Disaster recovery plan (DRP) and business continuity plan (BCP) are used together so often that people tend to forget the difference between the two. This article will, therefore, try to define the two terms from a practical point of view.

Both business recovery plan and disaster recovery plan in IT are very critical parts when running any modern organization which takes both its business and clients seriously. Today, there are many potential business disasters which can affect any organization. So, it can be unwise not to take actions to prepare for these disasters and try to prevent the devastating effects of such disasters.

Business recovery plan refers to the plans of how business should plan to continue in case of a disaster. Disaster recovery plan, on the other hand, is part of security planning put in place to secure an organization from the impacts of major negative events. This might sound weird, but at least now you know the difference.

These definitions are integrated into most organizations to the extent that they refer DRP as IT-DRP. At times, you will hear people in an organization say that they have a disaster recovery plan in place instead of business continuity plan and vice versa.

But, if you think practically, business continuity plan allows businesses to plan in advance the measures it needs to put in place to ensure that key products and services are delivered even after a disaster. Disaster recovery plan, on the other hand, enables organizations to plan what needs to be done immediately after a disaster, in order to recover from it as soon as possible.

Therefore, a business continuity plan gives your organization the steps it should follow to continue its key products and services while disaster recovery plan gives the organization the steps to follow to recover from an incident.

The parts of a business continuity plan include impact analysis, business continuity strategy, and business continuity plans. On the other hand, disaster recovery planning is made up of incidence response, emergency response, evacuation plans and damage assessment amongst others.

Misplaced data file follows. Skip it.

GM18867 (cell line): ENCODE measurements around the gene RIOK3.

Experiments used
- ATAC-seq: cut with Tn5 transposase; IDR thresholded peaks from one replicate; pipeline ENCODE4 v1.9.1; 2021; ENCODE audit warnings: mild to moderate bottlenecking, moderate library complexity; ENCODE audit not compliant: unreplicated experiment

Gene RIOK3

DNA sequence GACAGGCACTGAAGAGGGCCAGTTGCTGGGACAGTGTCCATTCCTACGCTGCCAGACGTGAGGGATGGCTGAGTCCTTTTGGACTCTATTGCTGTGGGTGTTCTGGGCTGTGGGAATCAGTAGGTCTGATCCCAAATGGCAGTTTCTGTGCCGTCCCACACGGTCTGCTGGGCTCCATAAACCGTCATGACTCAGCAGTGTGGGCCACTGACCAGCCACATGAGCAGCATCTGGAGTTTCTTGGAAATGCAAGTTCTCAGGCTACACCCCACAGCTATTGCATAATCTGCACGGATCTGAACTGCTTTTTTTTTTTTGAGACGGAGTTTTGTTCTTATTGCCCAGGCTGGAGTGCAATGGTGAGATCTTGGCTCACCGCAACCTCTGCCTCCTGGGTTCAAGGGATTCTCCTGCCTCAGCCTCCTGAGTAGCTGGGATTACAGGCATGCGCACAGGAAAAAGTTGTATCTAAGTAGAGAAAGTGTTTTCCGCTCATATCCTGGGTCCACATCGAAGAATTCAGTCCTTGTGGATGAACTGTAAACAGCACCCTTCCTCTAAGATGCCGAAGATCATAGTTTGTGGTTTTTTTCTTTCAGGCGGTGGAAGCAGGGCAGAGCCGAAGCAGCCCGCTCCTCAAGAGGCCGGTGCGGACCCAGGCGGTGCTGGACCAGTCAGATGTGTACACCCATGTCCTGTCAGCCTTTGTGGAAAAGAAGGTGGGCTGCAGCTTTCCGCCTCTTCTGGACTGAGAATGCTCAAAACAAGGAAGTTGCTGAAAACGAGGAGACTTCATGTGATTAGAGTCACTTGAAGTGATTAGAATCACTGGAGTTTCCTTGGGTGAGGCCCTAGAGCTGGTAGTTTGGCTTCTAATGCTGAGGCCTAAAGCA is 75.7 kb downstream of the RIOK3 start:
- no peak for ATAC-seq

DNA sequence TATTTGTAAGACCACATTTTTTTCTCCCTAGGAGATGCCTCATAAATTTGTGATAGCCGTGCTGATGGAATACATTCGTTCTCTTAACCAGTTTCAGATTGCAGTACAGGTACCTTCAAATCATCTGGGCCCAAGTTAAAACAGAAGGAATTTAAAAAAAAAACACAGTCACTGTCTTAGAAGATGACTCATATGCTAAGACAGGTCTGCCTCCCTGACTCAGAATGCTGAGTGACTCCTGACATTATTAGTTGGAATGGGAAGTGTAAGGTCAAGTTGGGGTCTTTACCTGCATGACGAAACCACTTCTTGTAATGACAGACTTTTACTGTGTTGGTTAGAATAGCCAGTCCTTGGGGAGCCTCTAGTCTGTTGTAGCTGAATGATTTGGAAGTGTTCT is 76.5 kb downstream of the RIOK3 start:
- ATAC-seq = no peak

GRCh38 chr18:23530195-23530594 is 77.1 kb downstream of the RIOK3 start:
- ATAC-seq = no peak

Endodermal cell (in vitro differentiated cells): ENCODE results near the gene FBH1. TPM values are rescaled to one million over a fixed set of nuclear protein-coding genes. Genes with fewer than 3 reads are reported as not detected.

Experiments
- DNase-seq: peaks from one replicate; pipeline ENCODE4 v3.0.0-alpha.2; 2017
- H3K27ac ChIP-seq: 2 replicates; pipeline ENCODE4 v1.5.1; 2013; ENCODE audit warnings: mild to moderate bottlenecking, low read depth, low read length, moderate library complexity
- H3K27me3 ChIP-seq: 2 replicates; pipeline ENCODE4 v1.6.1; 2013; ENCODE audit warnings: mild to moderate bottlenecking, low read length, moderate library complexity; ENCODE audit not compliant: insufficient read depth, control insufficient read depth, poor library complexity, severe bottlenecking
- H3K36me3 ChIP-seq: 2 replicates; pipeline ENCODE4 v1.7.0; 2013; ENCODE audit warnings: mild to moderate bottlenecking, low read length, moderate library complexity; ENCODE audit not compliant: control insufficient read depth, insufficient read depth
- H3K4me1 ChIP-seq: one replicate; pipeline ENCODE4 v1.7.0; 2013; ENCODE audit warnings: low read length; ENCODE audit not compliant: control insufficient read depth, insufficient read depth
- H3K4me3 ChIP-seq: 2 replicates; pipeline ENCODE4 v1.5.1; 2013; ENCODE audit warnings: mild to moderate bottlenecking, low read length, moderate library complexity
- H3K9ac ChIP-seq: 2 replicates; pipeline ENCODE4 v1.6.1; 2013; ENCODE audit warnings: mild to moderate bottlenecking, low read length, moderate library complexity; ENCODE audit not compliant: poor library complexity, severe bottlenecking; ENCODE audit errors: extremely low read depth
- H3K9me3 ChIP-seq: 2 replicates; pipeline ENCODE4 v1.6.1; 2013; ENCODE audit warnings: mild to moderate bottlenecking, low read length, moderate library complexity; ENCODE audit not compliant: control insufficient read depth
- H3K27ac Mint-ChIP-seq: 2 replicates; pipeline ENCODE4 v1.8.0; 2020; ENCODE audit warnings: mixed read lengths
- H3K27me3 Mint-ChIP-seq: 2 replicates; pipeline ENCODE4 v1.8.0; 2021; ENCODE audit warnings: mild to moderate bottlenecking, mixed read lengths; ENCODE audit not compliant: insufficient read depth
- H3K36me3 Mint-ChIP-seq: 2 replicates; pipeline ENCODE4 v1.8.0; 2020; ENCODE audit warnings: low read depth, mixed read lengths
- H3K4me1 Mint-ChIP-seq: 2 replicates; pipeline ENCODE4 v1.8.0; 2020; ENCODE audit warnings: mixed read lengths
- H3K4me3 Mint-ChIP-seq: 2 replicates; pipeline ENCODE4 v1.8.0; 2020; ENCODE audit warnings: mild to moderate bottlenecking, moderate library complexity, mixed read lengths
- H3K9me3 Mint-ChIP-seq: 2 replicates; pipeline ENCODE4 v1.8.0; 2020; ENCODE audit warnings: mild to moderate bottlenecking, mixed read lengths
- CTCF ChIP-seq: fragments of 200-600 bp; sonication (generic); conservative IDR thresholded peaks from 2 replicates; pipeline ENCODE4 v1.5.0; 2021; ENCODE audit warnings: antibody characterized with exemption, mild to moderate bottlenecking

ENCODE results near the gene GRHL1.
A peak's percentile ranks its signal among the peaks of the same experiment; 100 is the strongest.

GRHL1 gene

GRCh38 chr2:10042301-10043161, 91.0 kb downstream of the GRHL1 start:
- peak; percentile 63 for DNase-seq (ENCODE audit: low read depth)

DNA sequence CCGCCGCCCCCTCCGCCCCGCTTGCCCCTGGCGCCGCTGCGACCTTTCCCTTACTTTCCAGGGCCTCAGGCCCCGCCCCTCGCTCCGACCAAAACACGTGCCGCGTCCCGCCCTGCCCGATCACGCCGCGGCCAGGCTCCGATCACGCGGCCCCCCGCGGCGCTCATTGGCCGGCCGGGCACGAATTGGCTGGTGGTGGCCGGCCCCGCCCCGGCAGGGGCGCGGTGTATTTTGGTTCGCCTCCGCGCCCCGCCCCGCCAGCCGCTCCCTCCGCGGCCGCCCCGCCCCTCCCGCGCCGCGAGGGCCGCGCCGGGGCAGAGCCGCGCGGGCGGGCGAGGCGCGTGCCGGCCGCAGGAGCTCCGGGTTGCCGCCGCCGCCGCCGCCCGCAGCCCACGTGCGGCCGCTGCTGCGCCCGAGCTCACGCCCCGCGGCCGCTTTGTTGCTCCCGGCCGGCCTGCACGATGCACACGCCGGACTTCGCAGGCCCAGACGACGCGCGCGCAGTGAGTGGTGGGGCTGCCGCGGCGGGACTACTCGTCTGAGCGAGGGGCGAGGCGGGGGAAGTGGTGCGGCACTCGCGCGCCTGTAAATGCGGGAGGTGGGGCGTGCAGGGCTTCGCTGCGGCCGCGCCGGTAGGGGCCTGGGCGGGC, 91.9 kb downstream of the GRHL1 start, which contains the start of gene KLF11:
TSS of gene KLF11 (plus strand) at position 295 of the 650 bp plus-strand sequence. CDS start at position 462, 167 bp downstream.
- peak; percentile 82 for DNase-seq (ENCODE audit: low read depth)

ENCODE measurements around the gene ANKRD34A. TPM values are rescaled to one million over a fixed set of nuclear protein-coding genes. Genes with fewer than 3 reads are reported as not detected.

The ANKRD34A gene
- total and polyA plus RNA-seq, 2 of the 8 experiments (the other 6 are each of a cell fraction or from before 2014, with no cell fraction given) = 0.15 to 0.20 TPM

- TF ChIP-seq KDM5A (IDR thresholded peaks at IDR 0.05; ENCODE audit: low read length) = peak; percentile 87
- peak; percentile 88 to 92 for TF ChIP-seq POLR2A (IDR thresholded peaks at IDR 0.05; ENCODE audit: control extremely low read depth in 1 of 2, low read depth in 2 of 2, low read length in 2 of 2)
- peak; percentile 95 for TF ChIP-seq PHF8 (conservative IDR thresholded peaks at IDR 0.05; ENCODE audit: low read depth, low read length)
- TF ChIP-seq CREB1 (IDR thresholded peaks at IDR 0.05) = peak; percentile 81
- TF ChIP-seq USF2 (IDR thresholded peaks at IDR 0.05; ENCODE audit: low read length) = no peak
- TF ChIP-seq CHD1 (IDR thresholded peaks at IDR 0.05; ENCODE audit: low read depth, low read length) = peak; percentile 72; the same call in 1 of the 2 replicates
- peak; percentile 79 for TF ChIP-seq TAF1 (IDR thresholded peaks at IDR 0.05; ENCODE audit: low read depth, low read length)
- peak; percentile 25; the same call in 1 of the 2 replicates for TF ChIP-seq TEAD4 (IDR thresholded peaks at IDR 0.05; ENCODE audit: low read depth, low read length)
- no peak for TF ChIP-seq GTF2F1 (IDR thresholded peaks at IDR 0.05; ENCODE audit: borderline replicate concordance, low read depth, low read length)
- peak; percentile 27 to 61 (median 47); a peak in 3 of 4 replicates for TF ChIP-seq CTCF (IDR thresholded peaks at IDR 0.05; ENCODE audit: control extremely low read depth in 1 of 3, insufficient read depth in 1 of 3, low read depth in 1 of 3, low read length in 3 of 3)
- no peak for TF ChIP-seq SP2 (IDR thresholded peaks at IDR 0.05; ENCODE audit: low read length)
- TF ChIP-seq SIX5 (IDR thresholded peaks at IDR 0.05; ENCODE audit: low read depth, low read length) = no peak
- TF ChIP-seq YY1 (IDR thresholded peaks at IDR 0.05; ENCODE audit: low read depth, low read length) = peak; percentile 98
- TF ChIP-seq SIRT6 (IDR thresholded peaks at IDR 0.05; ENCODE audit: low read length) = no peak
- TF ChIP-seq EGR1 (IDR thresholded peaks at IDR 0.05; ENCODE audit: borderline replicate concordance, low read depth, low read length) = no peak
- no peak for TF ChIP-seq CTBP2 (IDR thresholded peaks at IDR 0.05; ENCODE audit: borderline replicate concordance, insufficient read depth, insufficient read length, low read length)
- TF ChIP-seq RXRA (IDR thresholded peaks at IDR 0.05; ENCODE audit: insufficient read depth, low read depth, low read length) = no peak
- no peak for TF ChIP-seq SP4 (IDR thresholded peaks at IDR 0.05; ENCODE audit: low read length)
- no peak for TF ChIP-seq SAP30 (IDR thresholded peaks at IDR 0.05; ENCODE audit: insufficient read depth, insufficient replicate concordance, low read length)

Both disaster recovery plan and business continuity plan are interdependent. These plans are so interdependent to the extent that they have been integrated to form one detailed plan which covers all unexpected issues that an organization can encounter. BCP and DRP can be used to identify the same aspects like communication factors, security features, and temporary locations.

However, these plans cover the issues that the other doesn’t cover. For example, the DRP can include preventive strategies that a business should take, like installing smoke detectors and conducting regular emergency response drills. The BCP then introduces strategies which will help the company maintain smooth operations, like obtaining disaster recovery loans and securing replacement equipment.

Also, business continuity and disaster recovery plan require periodic reviews, just like business and marketing plans. Even though BCP and DRP do not require quarterly reviews, they should be reviewed every year for consistency. These plans should always be adjusted as your organization changes and grows. The strategies should frequently be analyzed to ensure that they meet the required needs of your business.

Business owners should not only focus on the internal factors when developing disaster recovery and business recovery plans. They should also concentrate on the external factors. Businesses must put into consideration the needs of the customer, supplier deviations, environmental possibilities and economic demands.

For example, businesses must consider how their suppliers can be affected and how these plans can affect the ability of the business to operate. After doing these evaluations, the businesses should be able to have plans in place to help the business overcome the challenges brought by these plans.